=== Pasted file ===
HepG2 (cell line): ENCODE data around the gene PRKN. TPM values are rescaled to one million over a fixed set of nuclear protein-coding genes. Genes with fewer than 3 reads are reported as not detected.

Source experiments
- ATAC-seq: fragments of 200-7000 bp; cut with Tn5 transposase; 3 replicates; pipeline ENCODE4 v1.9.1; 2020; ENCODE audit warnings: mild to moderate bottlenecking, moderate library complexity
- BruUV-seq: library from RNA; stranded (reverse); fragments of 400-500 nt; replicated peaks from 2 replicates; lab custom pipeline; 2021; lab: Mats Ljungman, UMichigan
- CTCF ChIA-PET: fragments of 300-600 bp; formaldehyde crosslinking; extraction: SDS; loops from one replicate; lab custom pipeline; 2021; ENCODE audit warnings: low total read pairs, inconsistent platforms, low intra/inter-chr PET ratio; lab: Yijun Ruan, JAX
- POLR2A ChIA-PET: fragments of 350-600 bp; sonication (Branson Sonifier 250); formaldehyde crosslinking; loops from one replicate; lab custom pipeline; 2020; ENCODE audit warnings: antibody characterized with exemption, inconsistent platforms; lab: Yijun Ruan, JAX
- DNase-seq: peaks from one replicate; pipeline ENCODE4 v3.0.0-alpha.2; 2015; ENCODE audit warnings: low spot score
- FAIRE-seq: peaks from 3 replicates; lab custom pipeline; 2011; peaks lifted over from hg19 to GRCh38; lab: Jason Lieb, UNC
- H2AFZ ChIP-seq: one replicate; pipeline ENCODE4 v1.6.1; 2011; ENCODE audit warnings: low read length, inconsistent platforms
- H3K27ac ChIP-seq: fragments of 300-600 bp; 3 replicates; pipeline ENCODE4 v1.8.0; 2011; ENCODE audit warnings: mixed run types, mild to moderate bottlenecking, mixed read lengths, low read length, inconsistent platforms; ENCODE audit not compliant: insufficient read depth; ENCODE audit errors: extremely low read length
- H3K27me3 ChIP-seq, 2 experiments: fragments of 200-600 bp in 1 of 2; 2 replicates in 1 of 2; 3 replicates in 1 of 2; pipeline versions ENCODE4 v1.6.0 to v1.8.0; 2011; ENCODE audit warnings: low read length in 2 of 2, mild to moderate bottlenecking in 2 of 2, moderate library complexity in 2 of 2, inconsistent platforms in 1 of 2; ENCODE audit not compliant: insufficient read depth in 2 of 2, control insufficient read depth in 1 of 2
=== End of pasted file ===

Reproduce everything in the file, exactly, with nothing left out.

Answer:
HepG2 (cell line): ENCODE data around the gene PRKN. TPM values are rescaled to one million over a fixed set of nuclear protein-coding genes. Genes with fewer than 3 reads are reported as not detected.

Source experiments
- ATAC-seq: fragments of 200-7000 bp; cut with Tn5 transposase; 3 replicates; pipeline ENCODE4 v1.9.1; 2020; ENCODE audit warnings: mild to moderate bottlenecking, moderate library complexity
- BruUV-seq: library from RNA; stranded (reverse); fragments of 400-500 nt; replicated peaks from 2 replicates; lab custom pipeline; 2021; lab: Mats Ljungman, UMichigan
- CTCF ChIA-PET: fragments of 300-600 bp; formaldehyde crosslinking; extraction: SDS; loops from one replicate; lab custom pipeline; 2021; ENCODE audit warnings: low total read pairs, inconsistent platforms, low intra/inter-chr PET ratio; lab: Yijun Ruan, JAX
- POLR2A ChIA-PET: fragments of 350-600 bp; sonication (Branson Sonifier 250); formaldehyde crosslinking; loops from one replicate; lab custom pipeline; 2020; ENCODE audit warnings: antibody characterized with exemption, inconsistent platforms; lab: Yijun Ruan, JAX
- DNase-seq: peaks from one replicate; pipeline ENCODE4 v3.0.0-alpha.2; 2015; ENCODE audit warnings: low spot score
- FAIRE-seq: peaks from 3 replicates; lab custom pipeline; 2011; peaks lifted over from hg19 to GRCh38; lab: Jason Lieb, UNC
- H2AFZ ChIP-seq: one replicate; pipeline ENCODE4 v1.6.1; 2011; ENCODE audit warnings: low read length, inconsistent platforms
- H3K27ac ChIP-seq: fragments of 300-600 bp; 3 replicates; pipeline ENCODE4 v1.8.0; 2011; ENCODE audit warnings: mixed run types, mild to moderate bottlenecking, mixed read lengths, low read length, inconsistent platforms; ENCODE audit not compliant: insufficient read depth; ENCODE audit errors: extremely low read length
- H3K27me3 ChIP-seq, 2 experiments: fragments of 200-600 bp in 1 of 2; 2 replicates in 1 of 2; 3 replicates in 1 of 2; pipeline versions ENCODE4 v1.6.0 to v1.8.0; 2011; ENCODE audit warnings: low read length in 2 of 2, mild to moderate bottlenecking in 2 of 2, moderate library complexity in 2 of 2, inconsistent platforms in 1 of 2; ENCODE audit not compliant: insufficient read depth in 2 of 2, control insufficient read depth in 1 of 2